The Bible, which parents and Sunday School teachers give children to teach them love, kindness, and good behavior, actually contains a good deal of violence, most of it in the Old Testament. Some of the Bible's most famous stories involve fighting and killing. It starts with Cain, the first murderer, in the early chapters of Genesis. Later, David kills Goliath in a one-on-one duel; it's a story that is taught in Sunday School, and which has also inspired classic art. Think of Caravaggio's "David with the head of Goliath."
Here's a bigger surprise: A good bit of the violence in the Bible is committed by God himself! Early in Genesis, in a fit of angry remorse over creating humanity, God drowns everyone on the planet except Noah and his family. Later, God kills the firstborn of every Egyptian family, and then drowns the Egyptian army in the Red Sea. It's a relief to reach the New Testament, with its focus on peace -- except, of course, for the central act of violence the entire New Testament revolves around, the crucifixion of Christ.
How familiar are you with the significant acts of violence in the Bible, the perpetrators and the victims? Test your knowledge with our fill-in-the-blank quiz!
This is the first murder in the Bible, which makes it, for observant Jews and and Christians, the first murder in human history. It is followed up by Cain's famous statement, "Am I my brother's keeper?"
"Sulfur" in this verse is "brimstone" in other translations. This is why we call preachers who stress God's fearsome judgment "fire and brimstone" preachers.
What stands out about this verse is how blunt the phrasing of God's request is. He says "your only son" and "whom you love," making it clear He knows how great a sacrifice this would be for Abraham.
Joseph interprets dreams for both the Pharaoh's cupbearer and the baker. Joseph says that the baker will be hanged, and this comes to pass. The baker's offense against Pharaoh is never explained.
This is another famous Bible story. Goliath is the Philistine giant David kills; Saul is the king who shies away from one-on-one combat with Goliath, and Jonathan is Saul's son, who will soon be David's close friend.
Like Cain before him, Moses is shifty about the murder he commits. Cain denied knowing what happened to Abel, and Moses looks both ways for witnesses before killing the Egyptian. But in both cases, blood will out.
This is a famous story, often told in Sunday School. The teachers tend to gloss over what happens next: The people of Israel kill everyone in Jericho, down to the "young and old, oxen, sheep and donkeys." Really? What did the livestock do wrong?
We've actually shortened this verse a little. The final phrase goes, "... and all the firstborn of the livestock." So they weren't spared, either. You have to feel sorry for all the animals who die in the early books of the Bible, as God punishes hard-hearted humans like the Egyptians.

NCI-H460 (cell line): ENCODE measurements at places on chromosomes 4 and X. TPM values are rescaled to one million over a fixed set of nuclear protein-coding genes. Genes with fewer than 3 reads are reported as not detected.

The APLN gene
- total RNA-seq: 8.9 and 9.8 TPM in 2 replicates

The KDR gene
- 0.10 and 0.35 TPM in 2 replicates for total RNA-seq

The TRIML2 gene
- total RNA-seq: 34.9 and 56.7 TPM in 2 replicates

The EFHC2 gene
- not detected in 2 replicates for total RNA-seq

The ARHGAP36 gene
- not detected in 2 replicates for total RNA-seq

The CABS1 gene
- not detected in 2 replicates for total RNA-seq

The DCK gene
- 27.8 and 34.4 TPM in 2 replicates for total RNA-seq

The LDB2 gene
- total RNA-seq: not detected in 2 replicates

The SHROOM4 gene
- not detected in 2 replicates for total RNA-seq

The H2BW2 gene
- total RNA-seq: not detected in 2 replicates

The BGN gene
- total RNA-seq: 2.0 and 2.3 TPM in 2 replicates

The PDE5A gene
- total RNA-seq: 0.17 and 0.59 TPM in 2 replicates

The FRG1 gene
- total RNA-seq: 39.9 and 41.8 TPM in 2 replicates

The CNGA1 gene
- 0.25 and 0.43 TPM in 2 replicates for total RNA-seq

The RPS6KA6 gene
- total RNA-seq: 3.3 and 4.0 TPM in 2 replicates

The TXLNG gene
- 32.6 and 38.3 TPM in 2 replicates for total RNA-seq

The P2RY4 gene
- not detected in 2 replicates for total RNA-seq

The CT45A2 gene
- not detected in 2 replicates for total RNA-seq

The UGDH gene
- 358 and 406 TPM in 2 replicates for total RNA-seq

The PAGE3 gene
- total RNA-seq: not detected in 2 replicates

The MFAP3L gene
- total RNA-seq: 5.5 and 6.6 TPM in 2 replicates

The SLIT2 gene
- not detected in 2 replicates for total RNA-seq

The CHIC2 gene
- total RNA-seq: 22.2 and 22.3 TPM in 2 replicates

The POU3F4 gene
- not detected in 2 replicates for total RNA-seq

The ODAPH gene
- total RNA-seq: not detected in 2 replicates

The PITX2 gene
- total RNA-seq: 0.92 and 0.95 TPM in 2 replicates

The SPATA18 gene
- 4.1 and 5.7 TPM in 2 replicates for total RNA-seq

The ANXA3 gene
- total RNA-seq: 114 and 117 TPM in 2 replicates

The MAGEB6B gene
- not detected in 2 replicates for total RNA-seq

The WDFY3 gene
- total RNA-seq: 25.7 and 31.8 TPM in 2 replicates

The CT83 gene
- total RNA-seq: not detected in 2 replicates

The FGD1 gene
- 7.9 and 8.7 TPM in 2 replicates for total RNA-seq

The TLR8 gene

King Herod's actions echo those of the Pharaoh in Exodus. While the Pharaoh was generally afraid of the growing numbers of the slave people, the Israelites, Herod was specifically afraid of the prophesied Messiah, who would be born in Bethlehem.
Only the gospel of John identifies the disciple who does this as Peter. (He even identifies the slave, as "Malchus.") Jesus heals the man, his last miracle on earth.
This verse from Revelation is well-known. The violence follows in the verse's second half: "...they were given authority over a fourth of the earth, to kill with sword, famine and pestilence, and by the wild animals of the earth."
Samson is a lot like Hercules in Greek mythology. Hercules kills the Nemean Lion, while Samson kills an unnamed lion early in his exploits. Sidebar: We're not sure how many people could even tear "a kid" (a baby goat) apart barehanded, frankly.
This is perhaps the most unusual weapon used in the Bible. However, Bible scholars do note that such a jawbone was sometimes made into a sickle for reaping grain, so its use as a weapon isn't as unusual as you'd think.
This is a directive from Pharaoh to Egyptian midwives. It seems odd that Hebrew women didn't have Hebrew midwives, since this is both an intimate and a common duty, but the killing of the Hebrew males is essential to the story of Moses, so let's not quibble!
King Nebuchadnezzar, of Babylonia, had a bit of an anger-management problem. He laid this punishment on the three men from Israel because they would not worship his golden idol. God saves the faithful men, however.